One of the very first things to be tried as a potential therapy for AIDS, first in the test tube and then in people infected with HIV, was the “universal” antiviral agent known as alpha-interferon. It had a modest effect, reducing levels of virus by at most 80–90%, compared to the more than 99.99% reduction that can be obtained by standard antiretroviral therapy (ART).
Alpha-interferon is much more potent in treating hepatitis C virus (HCV)—when used in combination with another drug, ribavirin. But a couple of years ago interferon use was resurrected during experimental treatments directed at an AIDS cure. It was found that it could target T cells harboring dormant or latent HIV. Regular readers of these bulletins will recognize these cells as a key impediment to eradicating HIV.
Writing in the May issue of the Journal of Infectious Diseases, amfAR-funded scientist Mathias Lichterfeld of Massachusetts General Hospital and colleagues from China, Denmark, and Spain confirmed and extended the initial observation of interferon and its effect on HIV reservoirs. They studied a population of HIV-positive individuals who were well-controlled on ART but co-infected with HCV and therefore required additional treatment with interferon and ribavirin.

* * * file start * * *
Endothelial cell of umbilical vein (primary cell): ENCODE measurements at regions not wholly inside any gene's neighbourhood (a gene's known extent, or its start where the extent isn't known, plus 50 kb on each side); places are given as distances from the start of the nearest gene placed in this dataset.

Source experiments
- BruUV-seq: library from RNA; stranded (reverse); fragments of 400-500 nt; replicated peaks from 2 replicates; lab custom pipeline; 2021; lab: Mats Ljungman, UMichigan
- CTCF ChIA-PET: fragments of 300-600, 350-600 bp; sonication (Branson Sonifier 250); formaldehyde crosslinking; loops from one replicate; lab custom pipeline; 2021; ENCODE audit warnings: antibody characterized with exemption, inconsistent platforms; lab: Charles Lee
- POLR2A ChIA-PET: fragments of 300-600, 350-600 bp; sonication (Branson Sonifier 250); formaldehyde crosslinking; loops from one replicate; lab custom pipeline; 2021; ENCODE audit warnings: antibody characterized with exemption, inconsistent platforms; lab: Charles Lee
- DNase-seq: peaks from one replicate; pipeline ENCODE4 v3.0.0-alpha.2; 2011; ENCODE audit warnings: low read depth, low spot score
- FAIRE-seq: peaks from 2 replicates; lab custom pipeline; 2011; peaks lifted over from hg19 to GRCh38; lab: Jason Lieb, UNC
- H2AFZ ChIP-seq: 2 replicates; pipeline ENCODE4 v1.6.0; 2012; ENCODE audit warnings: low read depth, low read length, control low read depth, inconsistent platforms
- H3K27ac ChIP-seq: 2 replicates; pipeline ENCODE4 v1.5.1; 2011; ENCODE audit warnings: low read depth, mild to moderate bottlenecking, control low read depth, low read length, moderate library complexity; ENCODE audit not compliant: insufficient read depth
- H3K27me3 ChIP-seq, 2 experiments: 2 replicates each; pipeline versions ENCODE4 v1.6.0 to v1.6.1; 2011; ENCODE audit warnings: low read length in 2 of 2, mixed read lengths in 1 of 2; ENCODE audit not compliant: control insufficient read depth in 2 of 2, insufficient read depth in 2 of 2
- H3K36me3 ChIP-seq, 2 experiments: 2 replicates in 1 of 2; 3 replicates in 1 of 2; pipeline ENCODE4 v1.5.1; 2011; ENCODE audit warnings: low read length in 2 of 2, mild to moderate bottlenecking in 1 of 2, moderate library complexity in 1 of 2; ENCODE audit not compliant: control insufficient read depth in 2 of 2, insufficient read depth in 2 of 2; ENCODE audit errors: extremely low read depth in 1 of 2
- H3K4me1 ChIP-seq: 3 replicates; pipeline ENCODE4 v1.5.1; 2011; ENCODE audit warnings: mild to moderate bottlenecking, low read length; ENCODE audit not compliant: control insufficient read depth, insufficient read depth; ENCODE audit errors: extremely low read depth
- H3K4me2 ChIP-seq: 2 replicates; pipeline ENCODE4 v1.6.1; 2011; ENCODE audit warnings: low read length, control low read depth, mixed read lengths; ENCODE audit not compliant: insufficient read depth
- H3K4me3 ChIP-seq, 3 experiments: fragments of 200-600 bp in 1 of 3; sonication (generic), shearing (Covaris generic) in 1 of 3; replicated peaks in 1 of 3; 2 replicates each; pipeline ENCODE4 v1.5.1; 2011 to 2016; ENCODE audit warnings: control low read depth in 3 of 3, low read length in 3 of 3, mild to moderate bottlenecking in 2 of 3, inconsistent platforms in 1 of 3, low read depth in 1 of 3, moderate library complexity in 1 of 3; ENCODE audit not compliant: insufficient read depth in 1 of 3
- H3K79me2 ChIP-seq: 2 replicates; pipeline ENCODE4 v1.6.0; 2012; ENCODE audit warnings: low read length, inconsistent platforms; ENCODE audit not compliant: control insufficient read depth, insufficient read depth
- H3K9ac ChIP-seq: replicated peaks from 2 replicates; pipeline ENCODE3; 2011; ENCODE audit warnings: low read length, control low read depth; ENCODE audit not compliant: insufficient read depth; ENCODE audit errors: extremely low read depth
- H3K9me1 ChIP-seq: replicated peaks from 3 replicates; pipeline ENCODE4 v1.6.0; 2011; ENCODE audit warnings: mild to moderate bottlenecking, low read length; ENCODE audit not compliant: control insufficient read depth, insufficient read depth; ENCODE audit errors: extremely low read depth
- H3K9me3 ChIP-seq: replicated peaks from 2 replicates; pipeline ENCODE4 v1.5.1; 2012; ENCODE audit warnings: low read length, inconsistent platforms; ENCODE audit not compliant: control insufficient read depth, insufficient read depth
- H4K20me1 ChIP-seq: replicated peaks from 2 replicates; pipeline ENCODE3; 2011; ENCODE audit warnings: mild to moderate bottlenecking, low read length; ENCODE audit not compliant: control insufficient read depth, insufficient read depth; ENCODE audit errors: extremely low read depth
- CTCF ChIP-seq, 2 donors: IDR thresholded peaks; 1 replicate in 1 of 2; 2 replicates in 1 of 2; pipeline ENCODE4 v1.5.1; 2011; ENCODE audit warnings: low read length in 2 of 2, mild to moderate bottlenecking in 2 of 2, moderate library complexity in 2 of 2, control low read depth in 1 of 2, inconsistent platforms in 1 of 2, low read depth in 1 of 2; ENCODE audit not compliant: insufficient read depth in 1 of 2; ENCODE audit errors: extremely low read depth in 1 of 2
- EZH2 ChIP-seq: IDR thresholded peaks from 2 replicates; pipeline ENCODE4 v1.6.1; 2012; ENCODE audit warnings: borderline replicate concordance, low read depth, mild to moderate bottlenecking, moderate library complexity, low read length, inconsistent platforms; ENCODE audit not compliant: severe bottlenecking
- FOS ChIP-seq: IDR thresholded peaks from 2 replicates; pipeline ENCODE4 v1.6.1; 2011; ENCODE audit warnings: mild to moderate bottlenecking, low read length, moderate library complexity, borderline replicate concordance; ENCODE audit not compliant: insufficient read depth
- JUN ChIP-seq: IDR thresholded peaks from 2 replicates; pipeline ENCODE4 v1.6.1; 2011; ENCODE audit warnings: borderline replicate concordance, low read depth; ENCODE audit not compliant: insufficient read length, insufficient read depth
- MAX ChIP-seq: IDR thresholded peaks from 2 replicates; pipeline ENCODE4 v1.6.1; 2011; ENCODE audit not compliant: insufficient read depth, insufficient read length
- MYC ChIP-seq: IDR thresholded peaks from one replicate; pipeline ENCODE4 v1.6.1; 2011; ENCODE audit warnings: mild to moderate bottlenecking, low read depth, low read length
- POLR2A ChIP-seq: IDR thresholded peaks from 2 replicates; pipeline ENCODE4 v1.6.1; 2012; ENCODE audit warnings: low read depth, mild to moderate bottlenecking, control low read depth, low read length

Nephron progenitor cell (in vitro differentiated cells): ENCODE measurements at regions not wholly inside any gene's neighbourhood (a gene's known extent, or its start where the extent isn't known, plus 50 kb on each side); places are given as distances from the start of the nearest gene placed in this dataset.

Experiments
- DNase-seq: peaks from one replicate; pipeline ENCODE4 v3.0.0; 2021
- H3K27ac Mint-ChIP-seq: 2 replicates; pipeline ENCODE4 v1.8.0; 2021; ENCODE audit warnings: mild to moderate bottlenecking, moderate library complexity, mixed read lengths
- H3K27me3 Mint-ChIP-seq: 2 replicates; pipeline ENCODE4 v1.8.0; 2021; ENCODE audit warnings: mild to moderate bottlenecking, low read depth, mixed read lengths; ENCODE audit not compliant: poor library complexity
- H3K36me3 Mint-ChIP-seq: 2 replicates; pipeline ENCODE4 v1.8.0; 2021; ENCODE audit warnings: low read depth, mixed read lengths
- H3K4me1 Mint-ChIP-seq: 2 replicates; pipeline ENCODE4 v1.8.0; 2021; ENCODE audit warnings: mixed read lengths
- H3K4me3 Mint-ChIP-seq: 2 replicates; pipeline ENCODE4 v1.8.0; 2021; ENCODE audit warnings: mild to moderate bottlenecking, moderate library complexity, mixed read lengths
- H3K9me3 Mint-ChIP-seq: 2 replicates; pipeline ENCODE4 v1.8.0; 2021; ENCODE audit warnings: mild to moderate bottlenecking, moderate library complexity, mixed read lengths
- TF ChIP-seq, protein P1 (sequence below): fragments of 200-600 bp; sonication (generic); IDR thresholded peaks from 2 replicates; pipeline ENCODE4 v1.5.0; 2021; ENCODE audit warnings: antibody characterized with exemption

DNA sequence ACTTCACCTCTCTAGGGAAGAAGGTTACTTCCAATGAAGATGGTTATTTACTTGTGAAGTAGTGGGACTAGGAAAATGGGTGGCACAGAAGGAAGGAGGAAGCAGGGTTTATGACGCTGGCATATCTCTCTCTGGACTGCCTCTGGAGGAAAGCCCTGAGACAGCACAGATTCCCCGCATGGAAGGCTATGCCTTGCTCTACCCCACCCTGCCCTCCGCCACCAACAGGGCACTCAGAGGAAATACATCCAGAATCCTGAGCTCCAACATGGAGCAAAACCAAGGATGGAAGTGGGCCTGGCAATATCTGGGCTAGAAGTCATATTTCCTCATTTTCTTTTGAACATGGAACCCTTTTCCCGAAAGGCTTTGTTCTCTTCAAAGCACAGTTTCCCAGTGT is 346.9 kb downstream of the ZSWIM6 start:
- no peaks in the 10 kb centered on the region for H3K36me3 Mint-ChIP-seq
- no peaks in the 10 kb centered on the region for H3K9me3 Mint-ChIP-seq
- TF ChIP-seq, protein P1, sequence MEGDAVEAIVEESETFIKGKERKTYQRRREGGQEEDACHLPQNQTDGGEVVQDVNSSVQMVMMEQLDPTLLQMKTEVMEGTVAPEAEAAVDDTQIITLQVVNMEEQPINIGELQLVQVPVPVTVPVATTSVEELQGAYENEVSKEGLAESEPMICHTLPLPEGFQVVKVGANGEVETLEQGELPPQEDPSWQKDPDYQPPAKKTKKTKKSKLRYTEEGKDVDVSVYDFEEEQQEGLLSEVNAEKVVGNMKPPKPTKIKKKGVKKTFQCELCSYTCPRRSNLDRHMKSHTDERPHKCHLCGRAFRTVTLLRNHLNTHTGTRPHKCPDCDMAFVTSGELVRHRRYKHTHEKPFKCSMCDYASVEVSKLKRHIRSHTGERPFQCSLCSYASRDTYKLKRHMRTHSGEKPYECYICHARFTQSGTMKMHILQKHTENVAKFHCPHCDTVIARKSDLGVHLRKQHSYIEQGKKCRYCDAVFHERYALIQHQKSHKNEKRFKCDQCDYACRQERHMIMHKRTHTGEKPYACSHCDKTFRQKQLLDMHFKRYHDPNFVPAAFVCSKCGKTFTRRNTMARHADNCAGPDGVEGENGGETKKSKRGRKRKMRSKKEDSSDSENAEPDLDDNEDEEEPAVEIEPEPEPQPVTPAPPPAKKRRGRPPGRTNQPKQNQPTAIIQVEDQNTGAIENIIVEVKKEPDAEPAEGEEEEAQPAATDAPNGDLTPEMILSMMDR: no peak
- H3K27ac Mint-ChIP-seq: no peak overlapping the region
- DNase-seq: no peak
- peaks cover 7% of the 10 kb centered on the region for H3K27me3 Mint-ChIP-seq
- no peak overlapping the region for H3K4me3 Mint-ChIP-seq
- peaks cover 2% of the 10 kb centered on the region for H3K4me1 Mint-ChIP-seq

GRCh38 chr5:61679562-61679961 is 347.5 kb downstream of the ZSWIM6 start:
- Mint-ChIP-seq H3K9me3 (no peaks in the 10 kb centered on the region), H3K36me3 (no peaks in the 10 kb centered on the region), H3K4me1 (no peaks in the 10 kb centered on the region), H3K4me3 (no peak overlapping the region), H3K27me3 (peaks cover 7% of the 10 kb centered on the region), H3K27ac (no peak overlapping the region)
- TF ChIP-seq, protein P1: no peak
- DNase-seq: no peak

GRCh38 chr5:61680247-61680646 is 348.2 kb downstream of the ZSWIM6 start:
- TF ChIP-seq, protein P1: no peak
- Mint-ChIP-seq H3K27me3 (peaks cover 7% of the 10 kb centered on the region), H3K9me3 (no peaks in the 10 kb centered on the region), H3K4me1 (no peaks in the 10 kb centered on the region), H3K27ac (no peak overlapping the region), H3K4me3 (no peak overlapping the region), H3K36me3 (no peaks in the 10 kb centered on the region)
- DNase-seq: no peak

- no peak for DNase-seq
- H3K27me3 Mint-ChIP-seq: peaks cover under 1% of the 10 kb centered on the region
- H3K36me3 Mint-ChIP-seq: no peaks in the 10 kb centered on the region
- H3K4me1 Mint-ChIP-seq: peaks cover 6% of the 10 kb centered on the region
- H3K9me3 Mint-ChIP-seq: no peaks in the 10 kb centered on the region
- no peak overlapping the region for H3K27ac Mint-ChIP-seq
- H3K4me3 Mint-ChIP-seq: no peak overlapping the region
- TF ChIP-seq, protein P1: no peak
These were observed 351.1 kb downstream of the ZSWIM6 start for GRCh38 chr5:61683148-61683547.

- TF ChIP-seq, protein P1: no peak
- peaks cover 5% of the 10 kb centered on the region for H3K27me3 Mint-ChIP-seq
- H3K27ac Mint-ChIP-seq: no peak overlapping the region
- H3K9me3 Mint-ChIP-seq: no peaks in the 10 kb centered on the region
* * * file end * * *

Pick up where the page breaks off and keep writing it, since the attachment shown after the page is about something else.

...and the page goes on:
Lichterfeld and colleagues found that T cell-associated total and integrated latent HIV DNA declined by half during the period of interferon and ribavirin administration. And it was not simply due to the non-specific killing of more T cells. Rather, the cells harboring HIV were selectively targeted. It was also not due to a “shock and kill” effect, by which interferon induced HIV to grow, only to be killed by ongoing ART. Neither interferon alone, nor in combination with ribavirin, could do this in the test tube.
The authors admit that the 50% reduction in latent virus seen here is unlikely to be clinically significant. A thousandfold reduction in HIV DNA or more will probably be necessary. What this pilot study did provide was an insight into a potential new strategy for attacking HIV reservoirs, based on knowledge of the pathways that interferon might use to alter HIV DNA. They conclude, “Further investigation may be helpful for designing improved clinical strategies to target HIV-1 reservoirs that persist despite HAART [highly active antiretroviral therapy].”
Dr. Laurence is amfAR’s senior scientific consultant.